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Indoor gardening extends growing season, prepares for spring

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Keeping an indoor garden not only can stave off the winter doldrums, it can ease the burden on your wallet in the spring when you’re preparing your outdoor garden.

For those who want a splash of green this winter on their kitchen window sill, plus a fresh flavor in their dinners, herbs are a great place to start.

Columbus resident Anna Shores, 53, said she believes having plants indoors enhances a home’s atmosphere. Each year, she brings her rosemary plant inside to keep it peppy in anticipation of spring.

“Having indoor plants keeps living things around you, which I think is very important,” said Shores, a member of the Columbus Herb Society. “Just the smell of rosemary is uplifting and a wonderful scent to have in the house.”

Rosemary is easy to propagate inside, Shores said. Just cut a couple sprigs off the original plant and put them in a glass of water, and they’ll sprout roots.

“Once the roots sprout to at least an inch long, transplant to a pot with good soil and drainage to keep the plant growing,” said Mike Ferree, an educator with the Bartholomew County Purdue Extension Office.

The trick is making sure the plant receives the right amount of water, Shores said. Herbs can be finicky about how much moisture they’ll tolerate.

“Rosemary likes moisture, but it needs the tips of its leaves to remain moist,” Shores said. “If you notice the tips of the leaves turning brown, there’s no chance of saving it.”

Herbs must get six to eight hours of sunlight a day or they will die, Shores said.

Shores said basil and thyme also are good choices for indoor plants, and ones she’s successfully rooted in her kitchen window. Both do well indoors with adequate sunlight and water.

Don’t let a lack of experience stop you from jumping in. John Lemley of Columbus, for example, discovered his knack for tending to tropical plants by accident.

In 1985, Lemley and his wife, Judy, were given three banana trees by relatives who had brought them from Florida. The trees’ inability to acclimate to Indiana’s winter weather forced Lemley to begin a tradition that has lasted more than 20 years.

Each fall he digs up the shallow-rooted trees, some as large as 8 inches in diameter and 8 feet tall, and houses them in his basement under grow lights.

“It’s a lot of trial and error, and it’s a lot of fun,” 68-year-old Lemley said. “I’m not good at planting things from seed. This is a way to save money and protect the initial investment.”

A humidifier helps control the indoor environment for about 40 trees, Lemley said, adding that his biggest challenge is not forgetting to water the trees once they’re sequestered in the basement.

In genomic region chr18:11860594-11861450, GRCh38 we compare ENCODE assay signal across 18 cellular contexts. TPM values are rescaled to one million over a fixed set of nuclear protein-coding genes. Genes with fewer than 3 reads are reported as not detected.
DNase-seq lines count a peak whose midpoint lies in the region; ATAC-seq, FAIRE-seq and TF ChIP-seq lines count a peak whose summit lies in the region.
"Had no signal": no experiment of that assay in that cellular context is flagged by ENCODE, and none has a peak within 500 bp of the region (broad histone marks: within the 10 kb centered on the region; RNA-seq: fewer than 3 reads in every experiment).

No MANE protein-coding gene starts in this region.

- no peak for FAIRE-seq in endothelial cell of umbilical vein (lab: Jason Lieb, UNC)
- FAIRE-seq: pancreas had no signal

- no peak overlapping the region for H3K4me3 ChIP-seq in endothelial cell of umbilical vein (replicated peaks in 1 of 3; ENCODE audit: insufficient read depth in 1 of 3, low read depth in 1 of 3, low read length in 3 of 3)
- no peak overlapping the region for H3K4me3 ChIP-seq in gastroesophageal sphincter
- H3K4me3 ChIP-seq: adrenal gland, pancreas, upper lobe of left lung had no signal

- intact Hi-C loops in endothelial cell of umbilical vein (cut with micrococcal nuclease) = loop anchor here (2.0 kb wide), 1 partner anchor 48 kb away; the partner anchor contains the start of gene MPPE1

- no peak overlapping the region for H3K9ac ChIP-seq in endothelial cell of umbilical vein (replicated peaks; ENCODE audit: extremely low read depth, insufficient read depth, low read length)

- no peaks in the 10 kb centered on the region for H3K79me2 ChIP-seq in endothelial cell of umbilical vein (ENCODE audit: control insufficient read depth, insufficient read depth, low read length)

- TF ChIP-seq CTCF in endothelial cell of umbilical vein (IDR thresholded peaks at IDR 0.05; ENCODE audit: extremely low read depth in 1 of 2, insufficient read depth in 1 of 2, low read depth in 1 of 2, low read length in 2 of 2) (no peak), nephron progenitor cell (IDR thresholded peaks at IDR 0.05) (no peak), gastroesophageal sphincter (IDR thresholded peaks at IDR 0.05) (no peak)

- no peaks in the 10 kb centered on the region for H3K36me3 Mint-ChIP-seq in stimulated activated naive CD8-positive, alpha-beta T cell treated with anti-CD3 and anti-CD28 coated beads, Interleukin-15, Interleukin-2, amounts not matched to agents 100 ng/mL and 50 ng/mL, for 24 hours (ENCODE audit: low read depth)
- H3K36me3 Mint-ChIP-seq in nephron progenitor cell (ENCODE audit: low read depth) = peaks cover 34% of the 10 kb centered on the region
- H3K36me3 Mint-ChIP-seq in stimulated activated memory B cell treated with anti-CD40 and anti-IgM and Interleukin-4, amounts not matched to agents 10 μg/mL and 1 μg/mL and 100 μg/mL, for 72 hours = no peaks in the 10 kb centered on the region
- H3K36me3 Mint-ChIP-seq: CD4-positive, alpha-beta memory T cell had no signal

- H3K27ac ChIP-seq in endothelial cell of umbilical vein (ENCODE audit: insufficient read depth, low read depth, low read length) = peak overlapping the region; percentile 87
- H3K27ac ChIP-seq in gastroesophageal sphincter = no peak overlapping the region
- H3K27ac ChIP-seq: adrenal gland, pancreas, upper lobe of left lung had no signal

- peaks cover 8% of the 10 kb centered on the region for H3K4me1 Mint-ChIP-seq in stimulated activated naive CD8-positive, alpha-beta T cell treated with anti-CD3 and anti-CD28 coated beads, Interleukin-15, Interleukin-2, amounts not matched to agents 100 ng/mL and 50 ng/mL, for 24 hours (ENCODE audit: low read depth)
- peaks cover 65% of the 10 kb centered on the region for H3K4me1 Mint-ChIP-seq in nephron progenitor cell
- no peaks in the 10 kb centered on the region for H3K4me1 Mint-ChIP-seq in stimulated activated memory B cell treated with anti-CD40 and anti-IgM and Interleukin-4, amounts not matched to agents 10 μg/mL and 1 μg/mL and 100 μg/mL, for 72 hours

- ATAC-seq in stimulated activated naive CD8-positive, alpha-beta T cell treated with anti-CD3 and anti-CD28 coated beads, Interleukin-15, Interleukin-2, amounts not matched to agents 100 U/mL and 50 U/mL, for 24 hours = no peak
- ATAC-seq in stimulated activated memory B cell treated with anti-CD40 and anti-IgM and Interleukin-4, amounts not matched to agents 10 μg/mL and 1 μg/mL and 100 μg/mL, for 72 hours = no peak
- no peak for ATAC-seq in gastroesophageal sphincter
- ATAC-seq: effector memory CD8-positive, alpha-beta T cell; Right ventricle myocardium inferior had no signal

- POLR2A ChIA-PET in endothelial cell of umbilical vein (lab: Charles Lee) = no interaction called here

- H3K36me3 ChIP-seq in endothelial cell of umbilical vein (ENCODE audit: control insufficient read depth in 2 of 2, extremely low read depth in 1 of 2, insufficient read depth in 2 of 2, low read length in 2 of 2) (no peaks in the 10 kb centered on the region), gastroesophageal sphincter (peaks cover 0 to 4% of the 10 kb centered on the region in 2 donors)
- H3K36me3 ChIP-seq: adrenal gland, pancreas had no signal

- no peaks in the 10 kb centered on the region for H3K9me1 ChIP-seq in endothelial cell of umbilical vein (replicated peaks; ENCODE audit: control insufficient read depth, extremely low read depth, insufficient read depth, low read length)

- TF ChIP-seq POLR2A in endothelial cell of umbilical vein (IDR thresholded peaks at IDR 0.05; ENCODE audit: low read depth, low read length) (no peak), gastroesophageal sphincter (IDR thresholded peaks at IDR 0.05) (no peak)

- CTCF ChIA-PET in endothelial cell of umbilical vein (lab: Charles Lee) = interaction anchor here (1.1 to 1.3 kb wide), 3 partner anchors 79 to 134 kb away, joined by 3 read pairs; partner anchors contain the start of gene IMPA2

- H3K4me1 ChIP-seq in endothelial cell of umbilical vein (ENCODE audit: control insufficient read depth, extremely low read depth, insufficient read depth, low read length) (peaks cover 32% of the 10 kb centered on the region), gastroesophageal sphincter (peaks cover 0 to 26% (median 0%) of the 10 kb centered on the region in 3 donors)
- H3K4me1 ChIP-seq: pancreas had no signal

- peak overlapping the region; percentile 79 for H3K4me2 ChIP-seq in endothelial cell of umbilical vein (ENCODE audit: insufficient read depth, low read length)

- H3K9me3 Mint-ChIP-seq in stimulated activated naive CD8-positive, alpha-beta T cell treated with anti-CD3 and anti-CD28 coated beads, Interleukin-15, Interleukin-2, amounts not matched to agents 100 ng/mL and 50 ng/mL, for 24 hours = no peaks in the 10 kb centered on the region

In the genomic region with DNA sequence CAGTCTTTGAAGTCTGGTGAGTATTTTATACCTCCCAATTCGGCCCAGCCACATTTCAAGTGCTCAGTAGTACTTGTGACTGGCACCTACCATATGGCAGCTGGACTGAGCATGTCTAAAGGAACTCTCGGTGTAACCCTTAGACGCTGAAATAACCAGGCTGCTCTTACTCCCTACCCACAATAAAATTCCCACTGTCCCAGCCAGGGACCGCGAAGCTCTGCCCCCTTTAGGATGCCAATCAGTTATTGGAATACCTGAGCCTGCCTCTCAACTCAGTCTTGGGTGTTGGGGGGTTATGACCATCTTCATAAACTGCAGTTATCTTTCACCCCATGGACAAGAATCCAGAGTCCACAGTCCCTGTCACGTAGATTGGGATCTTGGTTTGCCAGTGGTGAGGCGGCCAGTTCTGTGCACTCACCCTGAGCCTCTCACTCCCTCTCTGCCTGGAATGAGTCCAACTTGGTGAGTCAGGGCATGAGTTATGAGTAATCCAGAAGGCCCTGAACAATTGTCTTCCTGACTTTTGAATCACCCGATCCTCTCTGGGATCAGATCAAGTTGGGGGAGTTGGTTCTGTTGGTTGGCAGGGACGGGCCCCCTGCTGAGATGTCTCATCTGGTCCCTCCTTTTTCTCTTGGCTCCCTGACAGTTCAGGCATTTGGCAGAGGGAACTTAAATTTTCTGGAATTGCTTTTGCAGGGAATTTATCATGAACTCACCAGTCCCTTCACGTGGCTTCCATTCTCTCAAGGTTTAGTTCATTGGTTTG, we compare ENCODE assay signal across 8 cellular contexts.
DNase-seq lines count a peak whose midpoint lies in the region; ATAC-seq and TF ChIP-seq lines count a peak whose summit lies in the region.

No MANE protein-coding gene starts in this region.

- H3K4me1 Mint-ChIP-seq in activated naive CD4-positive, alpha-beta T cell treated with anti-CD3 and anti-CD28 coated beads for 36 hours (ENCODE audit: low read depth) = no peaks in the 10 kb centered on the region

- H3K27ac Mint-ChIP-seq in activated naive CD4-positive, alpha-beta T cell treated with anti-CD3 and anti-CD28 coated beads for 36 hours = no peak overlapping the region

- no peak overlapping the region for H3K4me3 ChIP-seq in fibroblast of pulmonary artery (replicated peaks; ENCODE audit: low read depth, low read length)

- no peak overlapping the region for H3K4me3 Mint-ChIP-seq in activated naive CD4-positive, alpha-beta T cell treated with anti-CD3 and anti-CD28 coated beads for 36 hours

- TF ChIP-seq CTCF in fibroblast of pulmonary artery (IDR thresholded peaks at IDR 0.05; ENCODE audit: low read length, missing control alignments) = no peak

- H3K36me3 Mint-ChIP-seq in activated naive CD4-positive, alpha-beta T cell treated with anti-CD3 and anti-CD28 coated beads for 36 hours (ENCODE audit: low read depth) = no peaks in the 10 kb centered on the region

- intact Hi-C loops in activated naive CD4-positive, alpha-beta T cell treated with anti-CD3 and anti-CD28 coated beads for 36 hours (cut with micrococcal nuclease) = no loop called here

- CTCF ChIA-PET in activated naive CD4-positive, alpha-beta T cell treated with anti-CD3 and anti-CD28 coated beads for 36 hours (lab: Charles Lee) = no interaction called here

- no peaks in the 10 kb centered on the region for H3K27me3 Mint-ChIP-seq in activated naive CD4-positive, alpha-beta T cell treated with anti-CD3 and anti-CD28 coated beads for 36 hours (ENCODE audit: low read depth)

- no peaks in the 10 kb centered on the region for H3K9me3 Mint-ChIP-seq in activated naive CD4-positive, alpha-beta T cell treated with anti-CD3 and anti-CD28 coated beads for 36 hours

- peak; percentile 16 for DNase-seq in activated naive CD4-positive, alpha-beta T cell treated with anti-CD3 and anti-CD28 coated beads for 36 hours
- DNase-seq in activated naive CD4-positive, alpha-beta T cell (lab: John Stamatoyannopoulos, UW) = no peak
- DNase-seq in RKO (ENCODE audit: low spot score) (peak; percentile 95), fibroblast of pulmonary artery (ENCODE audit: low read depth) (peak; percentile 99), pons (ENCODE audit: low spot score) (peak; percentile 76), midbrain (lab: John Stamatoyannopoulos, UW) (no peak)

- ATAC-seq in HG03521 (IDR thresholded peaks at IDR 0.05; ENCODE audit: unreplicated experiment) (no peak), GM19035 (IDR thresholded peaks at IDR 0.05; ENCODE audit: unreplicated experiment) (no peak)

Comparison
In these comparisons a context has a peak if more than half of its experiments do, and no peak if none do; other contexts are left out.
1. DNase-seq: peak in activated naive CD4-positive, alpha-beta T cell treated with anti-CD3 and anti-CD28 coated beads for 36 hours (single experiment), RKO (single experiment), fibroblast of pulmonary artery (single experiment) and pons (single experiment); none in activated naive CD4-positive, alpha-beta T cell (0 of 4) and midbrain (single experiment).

Indoor plants don’t require as much water during the winter months, Ferree said. He recommends using a humidifier and grouping plants close together.

“Plants release moisture through their leaves,” Ferree said. “So it creates a little micro-climate when they’re bunched.”

To avoid overwatering, Ferree suggests maintaining good drainage by placing some gravel in the bottom of the plant’s container to allow moisture to move freely. A little bit of wilt can be healthy in some cases — and better than having a waterlogged plant, he said.

Matt John, program chairman for agriculture at Ivy Tech Community College — Columbus/Franklin, also recommends properly managing how much moisture plants get by keeping them out of drafts and away from heating vents, which can dry them out.

As Shores and Lemley have found, indoor gardening can be challenging. Successful indoor gardening requires that you control as many variables as possible, John said.

“The most economical way is to have indoor lights,” John said. “Plants need at least 12 hours of direct and indirect sunlight a day.”

If that’s not possible — and in the dead of winter, it probably isn’t — look into grow lights that mimic the effects of sunlight. John said there are kits available, and manufacturers offer recommendations about how many square feet the lights cover.

If gardeners are concerned about pests, don’t panic.

“The life cycle of insect pests and diseases that affect plants are over by fall when you bring them in,” John said. “There’s a minimal chance you may see pests on a small scale, but I wouldn’t worry about it.”

Having live plants indoors can not only be aesthetically pleasing, but also provide other benefits, Ferree said.

“Indoor plants can help with air quality by taking in carbon dioxide and releasing oxygen,” Ferree said. “They definitely absorb air pollutants and purify the air.”

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